Carpal Tunnel Syndrome occurs when the small passageway that runs the length of the forearm to the palm compresses the median nerve.
What is carpal tunnel syndrome?
In the United States, carpal tunnel syndrome (CTS) is one of the most common upper extremity musculoskeletal disorders. CTS has an incidence of one to three people per thousand people annually and occurs ten times more often in women than men. Osteoarthritis (OA) is the most common form of arthritis.
The Centers for Disease Control and Prevention (CDC) cite the hand as the second most prevalent host for osteoarthritis. Both CTS and OA can be managed with conservative measures.
Cause of carpal tunnel syndrome
CTS occurs when the small passageway that runs the length of the forearm to the palm compresses the median nerve. Swelling from a wrist fracture, arthritis, or repetitive everyday activities can cause the compression of the median nerve in the carpal tunnel. The cumulative effect of one or more activities can compress the median nerve and cause CTS. If left untreated, CTS can cause permanent nerve damage.
What are the symptoms of carpal tunnel syndrome?
CTS symptoms include:
- Hand, wrist, or forearm pain
- Numbness and/or tingling of the thumb, index, middle, and ring fingers of one or both hands
- Hand weakness
- Difficulty with finger coordination
How to prevent carpal tunnel syndrome
Although refraining from using your hands may not be an option, there are ways to prevent CTS. One way is by making minor environmental changes to your daily routine. Some of those small changes include:
- Creating an ergonomic workspace that reduces pressure on the median nerve. Find more information about workspace ergonomics here.
- Taking rest breaks that include hand and wrist stretches
- Alternate tasks to reduce repetitive movements
- Using a pillow to neutrally position your wrists while sleeping in the bed or using a neck pillow while sleeping on the train
Another option is to wear splints to keep the wrists neutral. Research shows that splinting can significantly relieve CTS symptoms after weeks of use. Research has also indicated that wearing a splint only at night is as effective as whole-day splinting.
Certified hand therapists (CHTs), such as occupational therapists (OTs) or physical therapists (PTs), can recommend and customize wrist splints for daily use.
Although OTs play a key role in the conservative care of CTS to prevent surgery, OTs can also provide other non-surgical and post-surgical interventions, such as recommending adaptive equipment. Adaptive equipment recommendations can include:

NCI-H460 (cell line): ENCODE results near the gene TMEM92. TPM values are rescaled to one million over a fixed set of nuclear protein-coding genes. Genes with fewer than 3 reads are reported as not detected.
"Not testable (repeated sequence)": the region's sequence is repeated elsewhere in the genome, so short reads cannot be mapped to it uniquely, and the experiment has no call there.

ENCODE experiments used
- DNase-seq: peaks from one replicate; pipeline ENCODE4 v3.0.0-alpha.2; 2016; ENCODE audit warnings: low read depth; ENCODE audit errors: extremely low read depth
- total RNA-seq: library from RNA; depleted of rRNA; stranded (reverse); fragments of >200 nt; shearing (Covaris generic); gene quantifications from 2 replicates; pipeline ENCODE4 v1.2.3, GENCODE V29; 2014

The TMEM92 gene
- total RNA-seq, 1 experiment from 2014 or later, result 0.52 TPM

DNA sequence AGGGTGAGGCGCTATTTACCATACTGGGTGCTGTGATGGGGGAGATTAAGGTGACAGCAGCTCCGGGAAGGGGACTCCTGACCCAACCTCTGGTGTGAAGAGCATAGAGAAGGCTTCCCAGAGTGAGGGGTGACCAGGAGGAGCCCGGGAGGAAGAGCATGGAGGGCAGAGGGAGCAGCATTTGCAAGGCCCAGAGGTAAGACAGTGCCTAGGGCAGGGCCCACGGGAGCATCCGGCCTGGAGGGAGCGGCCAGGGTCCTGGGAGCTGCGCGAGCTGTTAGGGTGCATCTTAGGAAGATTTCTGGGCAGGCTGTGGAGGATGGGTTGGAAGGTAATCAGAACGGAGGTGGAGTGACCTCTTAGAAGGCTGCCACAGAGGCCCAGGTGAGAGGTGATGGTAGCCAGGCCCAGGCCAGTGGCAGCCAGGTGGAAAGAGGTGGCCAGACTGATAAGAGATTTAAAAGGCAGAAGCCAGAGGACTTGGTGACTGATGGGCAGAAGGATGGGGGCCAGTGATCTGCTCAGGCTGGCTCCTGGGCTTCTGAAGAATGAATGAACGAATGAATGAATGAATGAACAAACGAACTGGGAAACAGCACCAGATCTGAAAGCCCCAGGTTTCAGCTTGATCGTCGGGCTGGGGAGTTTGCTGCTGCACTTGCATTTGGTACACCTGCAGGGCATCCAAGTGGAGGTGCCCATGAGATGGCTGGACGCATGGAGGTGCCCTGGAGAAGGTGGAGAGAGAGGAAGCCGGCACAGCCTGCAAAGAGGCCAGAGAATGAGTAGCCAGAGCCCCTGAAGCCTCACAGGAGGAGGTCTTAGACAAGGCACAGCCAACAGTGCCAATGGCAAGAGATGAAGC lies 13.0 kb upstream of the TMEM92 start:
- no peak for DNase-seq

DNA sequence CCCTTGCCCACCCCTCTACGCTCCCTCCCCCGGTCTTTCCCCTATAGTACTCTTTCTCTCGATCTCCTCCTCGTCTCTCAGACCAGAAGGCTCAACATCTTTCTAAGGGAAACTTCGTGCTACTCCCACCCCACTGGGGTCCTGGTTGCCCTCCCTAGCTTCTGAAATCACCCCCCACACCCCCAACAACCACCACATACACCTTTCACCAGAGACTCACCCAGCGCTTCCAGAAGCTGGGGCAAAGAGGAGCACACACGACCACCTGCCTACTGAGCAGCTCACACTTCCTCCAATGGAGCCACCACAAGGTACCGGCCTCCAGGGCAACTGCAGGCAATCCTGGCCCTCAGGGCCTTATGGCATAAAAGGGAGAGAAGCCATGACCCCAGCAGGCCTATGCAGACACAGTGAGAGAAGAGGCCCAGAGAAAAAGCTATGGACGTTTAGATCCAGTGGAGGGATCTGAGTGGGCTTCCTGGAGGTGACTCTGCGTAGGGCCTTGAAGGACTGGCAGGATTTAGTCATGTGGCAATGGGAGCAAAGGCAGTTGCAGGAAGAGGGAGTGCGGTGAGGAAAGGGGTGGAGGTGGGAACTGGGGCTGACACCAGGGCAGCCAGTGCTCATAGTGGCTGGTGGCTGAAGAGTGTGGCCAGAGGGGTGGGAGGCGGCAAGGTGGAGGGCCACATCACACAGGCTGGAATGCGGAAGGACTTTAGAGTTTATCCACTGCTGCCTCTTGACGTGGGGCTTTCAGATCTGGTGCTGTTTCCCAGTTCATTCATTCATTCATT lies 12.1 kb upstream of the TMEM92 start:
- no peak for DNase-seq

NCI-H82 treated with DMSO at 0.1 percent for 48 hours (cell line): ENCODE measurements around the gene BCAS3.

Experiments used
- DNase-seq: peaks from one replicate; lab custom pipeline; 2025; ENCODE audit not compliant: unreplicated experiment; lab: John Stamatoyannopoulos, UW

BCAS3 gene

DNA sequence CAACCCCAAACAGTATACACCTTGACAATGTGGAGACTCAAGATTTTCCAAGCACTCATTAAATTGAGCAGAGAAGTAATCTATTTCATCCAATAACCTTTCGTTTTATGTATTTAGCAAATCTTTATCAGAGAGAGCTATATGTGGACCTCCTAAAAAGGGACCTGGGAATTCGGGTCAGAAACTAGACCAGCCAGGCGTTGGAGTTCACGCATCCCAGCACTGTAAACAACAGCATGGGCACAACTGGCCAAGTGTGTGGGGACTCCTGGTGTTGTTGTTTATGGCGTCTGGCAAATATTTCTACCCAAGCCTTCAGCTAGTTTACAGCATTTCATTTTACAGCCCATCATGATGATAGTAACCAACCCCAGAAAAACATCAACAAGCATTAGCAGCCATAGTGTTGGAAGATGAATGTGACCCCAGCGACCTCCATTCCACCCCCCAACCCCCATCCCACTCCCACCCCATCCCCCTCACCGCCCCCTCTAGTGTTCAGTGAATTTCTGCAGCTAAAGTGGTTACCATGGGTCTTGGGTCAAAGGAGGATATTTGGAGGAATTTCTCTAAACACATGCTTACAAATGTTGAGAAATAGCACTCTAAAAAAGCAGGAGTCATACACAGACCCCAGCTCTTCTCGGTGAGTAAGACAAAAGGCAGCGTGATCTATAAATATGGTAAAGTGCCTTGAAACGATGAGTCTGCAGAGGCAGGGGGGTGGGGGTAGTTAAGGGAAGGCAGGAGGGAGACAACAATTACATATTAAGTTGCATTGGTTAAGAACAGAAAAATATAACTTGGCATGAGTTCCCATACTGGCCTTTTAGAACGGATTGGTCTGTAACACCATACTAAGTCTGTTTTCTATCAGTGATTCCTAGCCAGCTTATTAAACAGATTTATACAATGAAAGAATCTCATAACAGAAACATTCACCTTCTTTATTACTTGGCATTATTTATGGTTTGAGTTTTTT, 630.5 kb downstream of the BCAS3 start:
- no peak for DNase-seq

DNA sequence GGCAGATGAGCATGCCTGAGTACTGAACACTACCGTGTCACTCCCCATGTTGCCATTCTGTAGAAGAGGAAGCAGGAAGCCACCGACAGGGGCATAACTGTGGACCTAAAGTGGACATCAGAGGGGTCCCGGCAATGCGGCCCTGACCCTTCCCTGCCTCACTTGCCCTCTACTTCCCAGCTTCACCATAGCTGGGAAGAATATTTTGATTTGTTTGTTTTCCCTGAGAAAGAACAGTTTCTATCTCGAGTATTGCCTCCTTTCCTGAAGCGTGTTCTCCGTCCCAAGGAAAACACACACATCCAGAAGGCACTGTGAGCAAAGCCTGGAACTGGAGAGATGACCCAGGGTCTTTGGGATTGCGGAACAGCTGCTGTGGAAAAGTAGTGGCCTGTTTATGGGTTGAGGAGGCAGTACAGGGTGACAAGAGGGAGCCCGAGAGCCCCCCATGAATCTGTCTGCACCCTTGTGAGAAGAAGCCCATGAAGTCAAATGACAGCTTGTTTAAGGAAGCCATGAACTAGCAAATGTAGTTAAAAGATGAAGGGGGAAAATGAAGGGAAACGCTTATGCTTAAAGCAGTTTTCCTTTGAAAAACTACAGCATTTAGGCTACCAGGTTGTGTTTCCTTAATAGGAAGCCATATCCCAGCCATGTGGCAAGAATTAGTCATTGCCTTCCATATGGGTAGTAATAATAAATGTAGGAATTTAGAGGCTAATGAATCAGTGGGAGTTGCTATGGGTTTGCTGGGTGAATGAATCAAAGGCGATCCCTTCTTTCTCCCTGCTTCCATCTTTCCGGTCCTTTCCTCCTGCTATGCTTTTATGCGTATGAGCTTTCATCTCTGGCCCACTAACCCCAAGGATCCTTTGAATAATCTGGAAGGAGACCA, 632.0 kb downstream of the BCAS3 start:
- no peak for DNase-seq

- Ergonomic pens
- Keyboard wrist cushion
- Enlarged handled eating and cooking utensils
- Equipment to modify leisure items such as golf clubs and baseball bats.
Causes of osteoarthritis
While the conditions are distinct, arthritis and carpal tunnel do share some symptoms. Osteoarthritis, or OA, is caused by the breakdown of tissue and cartilage in the joint. OA develops gradually over time. OA symptoms can include:
- Joint swelling
- Joint pain
- Joint stiffness
Clients with OA may hesitate to exercise when concerned about inflamed, unstable, or healing joints. Low-impact exercises such as swimming, walking, and biking help strengthen the muscles that support the joints.
Clients experiencing pain, or those whose full range of motion is contraindicated, may prefer isometric exercises. Isometric exercises can increase muscle strength without moving the joint through the full range of motion.
Using proper body mechanics
Proper body mechanics are important for protecting joints and preventing muscle injury to support the already compromised joints. Three meaningful ways to initiate proper body mechanics are:
- Push instead of pulling an item
- Lift with the knees
- Carry items close to the body
Joint protection is vital to decrease the incidences of joint deformities and slow the progression of joint damage or carpal tunnel syndrome for clients. A client-centered approach to joint protection is modifying the environment to suit the needs and abilities of the client. Environmental modifications can include:
- Place frequently used and heavy items where they can be retrieved from waist level.
- To reduce neck strain, place items such as televisions, computer screens, or books at eye level to promote neutral neck positioning. This is an essential modification for a client that has spondylosis.
- Use an ergonomic setup for the office.
Activity modifications allow clients to engage in meaningful activities with less joint strain. Task modifications enable clients to participate in desired activities while protecting their joints. Here are a few easy ways to alter duties.
- Use the voice feature on the television remote control. This will decrease repetitive finger motions, sustained, controlled finger isolation, and improper wrist positioning.
- Use a stylus to push cell phone buttons and/or use the talk-to-text feature to send messages
- Include an activity break
Adaptive equipment can assist clients with OA or carpal tunnel syndrome with self-care activities while reducing the workload for the joints.
- Enlarged handled eating and cooking utensils for meal prep and meals
- Use wheeled carts to transport groceries from the car to the house
- Use a stylus to push buttons on a remote or cell phone
The joints sometimes need additional reinforcement to keep them stable and prevent deformities. A client with arthritis may benefit from a ring splint to prevent a swan neck deformity in the finger joints. Ankle splints and wrist braces can help protect joints.
There are numerous conservative measures to address the signs and symptoms of CTS and OA. However, clients and therapists may need to explore surgical options if CTS or OA cannot be managed with adaptive equipment, task modifications, or exercise.
This article was written by Tasha Holmes, MOT, OTR/L, BCP